In the United States, grand juries would exhibit such independence that the term “runaway grand jury” appeared to describe grand juries that didn’t follow the prosecutor’s orders. Perhaps the most extreme application of the investigative powers occurred in Minnesota. In 1902, Minneapolis mayor Albert Alonzo Ames was widely considered corrupt, but no one was willing to go after him or his ‘gang’ until Hovey Clarke was appointed the foreman of a grand jury. According to a 1903 McClure’s Magazine, “[Clarke] did not want to be a grand juryman, he did not want to be a foreman; but since he was both, he wanted to accomplish something.”

And what he did was bring down the mayor. He won over his grand jury, then when the prosecutor was unwilling to bring down Ames, he excused the prosecutor. Next he used the power of the grand jury to hire local detectives. According to McClures, the first batch of detectives were talkative and discussed the case with police. While police were watching those detectives, Clarke hired a second set of detectives to actually investigate. He even personally went to the jail to talk to criminals trying to get someone to flip. This case became national news and demonstrated the power of the grand jury (although after fleeing, getting captured, being convicted, and having that conviction overturned, Ames would go free).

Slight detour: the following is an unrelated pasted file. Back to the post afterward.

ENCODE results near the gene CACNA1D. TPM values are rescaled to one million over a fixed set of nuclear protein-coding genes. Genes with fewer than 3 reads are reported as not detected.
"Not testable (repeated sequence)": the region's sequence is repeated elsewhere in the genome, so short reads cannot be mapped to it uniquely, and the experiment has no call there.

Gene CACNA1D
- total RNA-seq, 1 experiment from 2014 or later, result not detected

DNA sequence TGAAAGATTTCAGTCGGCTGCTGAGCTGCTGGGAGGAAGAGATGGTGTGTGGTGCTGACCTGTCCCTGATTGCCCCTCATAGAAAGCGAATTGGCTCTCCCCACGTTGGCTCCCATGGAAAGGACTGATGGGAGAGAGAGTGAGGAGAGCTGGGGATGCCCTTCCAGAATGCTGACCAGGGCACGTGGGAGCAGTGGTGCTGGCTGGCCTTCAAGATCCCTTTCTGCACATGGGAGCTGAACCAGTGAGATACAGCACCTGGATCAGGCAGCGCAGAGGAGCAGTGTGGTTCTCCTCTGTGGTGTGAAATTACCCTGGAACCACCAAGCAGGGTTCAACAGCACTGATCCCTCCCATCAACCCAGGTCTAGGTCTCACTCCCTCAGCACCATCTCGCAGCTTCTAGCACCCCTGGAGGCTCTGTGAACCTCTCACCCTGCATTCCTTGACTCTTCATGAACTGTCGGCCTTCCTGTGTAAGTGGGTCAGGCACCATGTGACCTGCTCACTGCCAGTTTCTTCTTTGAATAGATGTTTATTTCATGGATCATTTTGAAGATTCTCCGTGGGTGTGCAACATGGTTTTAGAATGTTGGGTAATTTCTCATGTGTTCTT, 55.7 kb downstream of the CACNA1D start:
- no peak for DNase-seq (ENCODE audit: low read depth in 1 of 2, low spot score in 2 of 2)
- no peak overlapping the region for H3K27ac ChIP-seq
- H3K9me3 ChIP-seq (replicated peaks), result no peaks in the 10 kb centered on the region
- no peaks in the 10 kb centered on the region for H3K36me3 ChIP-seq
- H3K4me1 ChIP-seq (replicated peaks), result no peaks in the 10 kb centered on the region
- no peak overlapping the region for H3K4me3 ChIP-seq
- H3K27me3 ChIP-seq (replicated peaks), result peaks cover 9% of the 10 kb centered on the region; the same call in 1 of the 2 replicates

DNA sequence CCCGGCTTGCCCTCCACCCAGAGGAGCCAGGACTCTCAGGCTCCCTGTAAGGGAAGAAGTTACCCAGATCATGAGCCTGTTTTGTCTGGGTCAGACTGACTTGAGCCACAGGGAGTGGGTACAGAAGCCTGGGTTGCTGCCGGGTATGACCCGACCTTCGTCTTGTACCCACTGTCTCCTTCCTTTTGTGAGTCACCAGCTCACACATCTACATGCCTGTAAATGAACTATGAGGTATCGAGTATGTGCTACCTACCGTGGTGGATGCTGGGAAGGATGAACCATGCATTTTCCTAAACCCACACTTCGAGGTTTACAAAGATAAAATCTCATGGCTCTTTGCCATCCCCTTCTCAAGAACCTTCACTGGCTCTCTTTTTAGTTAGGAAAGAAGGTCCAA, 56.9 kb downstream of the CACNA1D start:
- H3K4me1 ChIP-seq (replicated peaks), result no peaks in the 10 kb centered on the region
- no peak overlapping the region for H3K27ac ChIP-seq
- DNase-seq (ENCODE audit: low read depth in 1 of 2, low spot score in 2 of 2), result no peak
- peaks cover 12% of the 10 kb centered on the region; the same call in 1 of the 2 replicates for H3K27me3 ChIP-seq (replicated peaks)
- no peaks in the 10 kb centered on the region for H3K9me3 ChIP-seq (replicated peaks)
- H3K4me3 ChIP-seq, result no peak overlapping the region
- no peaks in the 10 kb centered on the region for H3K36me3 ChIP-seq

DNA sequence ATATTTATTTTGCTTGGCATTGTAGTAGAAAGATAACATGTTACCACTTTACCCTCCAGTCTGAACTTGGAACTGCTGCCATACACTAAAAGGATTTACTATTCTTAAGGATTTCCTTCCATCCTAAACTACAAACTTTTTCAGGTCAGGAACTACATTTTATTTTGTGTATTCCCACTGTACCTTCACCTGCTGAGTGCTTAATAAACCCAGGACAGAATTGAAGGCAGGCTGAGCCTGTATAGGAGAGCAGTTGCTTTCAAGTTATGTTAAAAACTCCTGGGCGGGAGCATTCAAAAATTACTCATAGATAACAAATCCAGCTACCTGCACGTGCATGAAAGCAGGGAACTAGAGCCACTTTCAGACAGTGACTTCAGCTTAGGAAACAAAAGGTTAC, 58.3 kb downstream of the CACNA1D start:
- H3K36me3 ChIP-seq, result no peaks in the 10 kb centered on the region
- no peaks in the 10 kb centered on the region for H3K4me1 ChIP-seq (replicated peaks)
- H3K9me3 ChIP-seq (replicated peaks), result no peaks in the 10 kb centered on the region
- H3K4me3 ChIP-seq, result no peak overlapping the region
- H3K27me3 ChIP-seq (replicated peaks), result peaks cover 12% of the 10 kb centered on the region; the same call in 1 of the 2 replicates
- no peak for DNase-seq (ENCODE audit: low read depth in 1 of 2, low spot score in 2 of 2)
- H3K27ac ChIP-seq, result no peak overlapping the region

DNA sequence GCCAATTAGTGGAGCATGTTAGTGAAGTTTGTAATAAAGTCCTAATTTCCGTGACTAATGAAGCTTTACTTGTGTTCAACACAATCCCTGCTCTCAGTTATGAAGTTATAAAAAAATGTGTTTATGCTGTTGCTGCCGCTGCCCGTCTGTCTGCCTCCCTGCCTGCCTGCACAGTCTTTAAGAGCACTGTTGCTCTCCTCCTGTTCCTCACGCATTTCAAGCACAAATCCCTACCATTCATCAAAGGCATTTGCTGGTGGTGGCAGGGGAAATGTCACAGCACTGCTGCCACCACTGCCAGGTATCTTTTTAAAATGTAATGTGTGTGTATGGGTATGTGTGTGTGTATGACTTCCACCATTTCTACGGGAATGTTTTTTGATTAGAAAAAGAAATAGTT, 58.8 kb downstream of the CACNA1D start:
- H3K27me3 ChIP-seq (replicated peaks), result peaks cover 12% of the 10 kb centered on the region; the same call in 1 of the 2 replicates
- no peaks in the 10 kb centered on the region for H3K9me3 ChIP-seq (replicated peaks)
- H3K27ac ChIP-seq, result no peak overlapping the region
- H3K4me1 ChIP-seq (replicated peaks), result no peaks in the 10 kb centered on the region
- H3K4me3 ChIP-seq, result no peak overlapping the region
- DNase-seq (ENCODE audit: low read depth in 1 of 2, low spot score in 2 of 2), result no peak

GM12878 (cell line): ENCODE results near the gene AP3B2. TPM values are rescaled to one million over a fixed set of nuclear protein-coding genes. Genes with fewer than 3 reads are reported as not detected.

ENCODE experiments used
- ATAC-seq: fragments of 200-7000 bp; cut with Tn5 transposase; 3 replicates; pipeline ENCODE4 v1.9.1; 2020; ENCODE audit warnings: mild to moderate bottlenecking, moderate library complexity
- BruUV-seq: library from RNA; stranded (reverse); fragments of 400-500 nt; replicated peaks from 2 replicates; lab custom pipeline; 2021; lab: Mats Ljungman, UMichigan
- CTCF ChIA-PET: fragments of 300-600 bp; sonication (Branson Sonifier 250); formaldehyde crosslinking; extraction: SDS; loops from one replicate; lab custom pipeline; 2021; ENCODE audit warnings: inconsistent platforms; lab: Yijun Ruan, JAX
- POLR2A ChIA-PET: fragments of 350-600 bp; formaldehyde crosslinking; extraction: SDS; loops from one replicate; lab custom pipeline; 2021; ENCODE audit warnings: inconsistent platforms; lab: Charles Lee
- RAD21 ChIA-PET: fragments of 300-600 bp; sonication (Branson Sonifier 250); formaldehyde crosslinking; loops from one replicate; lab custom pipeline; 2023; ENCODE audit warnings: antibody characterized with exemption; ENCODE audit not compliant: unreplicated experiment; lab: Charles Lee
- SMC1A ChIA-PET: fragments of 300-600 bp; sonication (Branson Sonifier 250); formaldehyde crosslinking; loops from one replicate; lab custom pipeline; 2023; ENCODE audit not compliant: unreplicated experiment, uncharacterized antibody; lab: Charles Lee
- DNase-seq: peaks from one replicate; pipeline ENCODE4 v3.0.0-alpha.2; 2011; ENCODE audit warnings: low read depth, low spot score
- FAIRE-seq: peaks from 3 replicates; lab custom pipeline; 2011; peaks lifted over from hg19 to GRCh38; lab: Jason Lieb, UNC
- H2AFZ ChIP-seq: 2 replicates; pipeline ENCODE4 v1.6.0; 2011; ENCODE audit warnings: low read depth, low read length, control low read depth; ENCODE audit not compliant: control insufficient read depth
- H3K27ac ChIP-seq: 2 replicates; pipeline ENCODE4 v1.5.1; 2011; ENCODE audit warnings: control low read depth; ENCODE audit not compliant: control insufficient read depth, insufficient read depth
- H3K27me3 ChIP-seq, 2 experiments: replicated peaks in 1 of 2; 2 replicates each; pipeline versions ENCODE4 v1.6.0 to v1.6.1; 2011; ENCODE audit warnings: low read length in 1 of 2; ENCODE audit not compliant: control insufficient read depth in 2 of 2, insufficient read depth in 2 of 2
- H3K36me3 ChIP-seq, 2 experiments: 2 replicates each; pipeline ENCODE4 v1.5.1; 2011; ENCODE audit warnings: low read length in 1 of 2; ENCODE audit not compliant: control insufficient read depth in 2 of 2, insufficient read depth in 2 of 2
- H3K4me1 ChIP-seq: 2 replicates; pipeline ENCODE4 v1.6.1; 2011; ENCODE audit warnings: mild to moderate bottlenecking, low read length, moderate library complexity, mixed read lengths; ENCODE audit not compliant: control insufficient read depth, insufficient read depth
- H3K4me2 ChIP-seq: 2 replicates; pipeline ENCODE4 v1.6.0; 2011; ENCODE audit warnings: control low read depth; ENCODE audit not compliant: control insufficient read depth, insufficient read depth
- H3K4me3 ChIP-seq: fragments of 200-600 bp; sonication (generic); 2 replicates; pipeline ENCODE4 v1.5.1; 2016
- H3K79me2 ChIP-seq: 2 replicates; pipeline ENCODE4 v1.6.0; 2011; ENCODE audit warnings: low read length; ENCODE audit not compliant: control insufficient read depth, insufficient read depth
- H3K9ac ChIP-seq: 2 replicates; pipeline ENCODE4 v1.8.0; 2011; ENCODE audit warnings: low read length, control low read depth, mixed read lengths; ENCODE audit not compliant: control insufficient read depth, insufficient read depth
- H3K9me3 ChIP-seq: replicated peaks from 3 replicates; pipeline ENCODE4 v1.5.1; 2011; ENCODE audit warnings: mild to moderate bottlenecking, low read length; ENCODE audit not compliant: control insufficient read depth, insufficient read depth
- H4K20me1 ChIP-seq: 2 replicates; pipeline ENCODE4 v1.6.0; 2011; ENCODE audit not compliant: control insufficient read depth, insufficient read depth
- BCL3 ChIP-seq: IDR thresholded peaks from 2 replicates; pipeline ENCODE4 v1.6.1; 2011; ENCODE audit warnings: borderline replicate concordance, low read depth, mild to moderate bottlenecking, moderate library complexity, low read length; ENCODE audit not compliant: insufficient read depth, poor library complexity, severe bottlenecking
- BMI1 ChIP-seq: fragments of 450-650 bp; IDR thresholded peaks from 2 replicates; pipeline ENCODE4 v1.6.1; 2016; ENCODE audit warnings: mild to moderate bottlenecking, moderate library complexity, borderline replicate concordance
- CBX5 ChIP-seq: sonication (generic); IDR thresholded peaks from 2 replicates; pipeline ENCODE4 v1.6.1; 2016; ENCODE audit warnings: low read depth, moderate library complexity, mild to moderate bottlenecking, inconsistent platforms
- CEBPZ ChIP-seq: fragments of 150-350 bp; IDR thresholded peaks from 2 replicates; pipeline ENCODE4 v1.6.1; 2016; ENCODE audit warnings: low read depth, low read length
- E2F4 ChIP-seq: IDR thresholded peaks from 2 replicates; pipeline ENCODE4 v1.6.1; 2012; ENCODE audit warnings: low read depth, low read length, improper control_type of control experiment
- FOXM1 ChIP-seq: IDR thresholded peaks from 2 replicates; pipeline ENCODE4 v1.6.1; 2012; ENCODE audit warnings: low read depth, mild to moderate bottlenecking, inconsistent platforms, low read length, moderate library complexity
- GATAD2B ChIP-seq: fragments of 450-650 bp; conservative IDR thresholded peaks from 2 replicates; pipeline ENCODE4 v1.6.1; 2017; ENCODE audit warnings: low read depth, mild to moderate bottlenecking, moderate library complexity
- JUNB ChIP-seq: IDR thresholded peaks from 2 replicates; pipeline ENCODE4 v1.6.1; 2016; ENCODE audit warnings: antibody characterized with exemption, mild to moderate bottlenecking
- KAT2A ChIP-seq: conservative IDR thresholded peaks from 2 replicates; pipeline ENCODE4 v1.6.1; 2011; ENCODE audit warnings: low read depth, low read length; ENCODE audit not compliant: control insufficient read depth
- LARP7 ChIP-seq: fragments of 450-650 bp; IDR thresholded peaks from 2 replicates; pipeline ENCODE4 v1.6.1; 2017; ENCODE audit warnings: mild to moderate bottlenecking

Today, most states still have a grand jury, but their application varies widely. Since they’re enshrined in the Fifth Amendment, it's their role as the sword and the shield in federal cases that gets the most attention.

In recent years, there has been criticism that the ‘sword’ power of the grand jury has been overused while the ‘shield’ power has been diminished, turning the grand jury of today into essentially a rubber stamp for prosecutors.

Hawaii has attempted to remedy this with the creation of the Grand Jury Legal Advisor (GJLA) or Grand Jury Counsel. In traditional grand juries, the only lawyer in the room is the prosecution, which could lead to a conflict between the prosecutor providing legal advice and hoping for an indictment. The purpose of the GJLA is to restore some of the ‘shield’ function by giving the grand jury an independent advisor who can inform them of their rights and powers. According to Thaddeus Hoffmeister of the University of Dayton, “the GJLA strengthens the traditional role of the grand jury as a shield against unwarranted government accusations while still permitting grand jurors, prosecutors, and witnesses to perform their long-established functions.” [PDF]

It’s just another step in the evolution of the modern grand jury.

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What's the Difference Between Straw and Hay?

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iStock.com/dusipuffi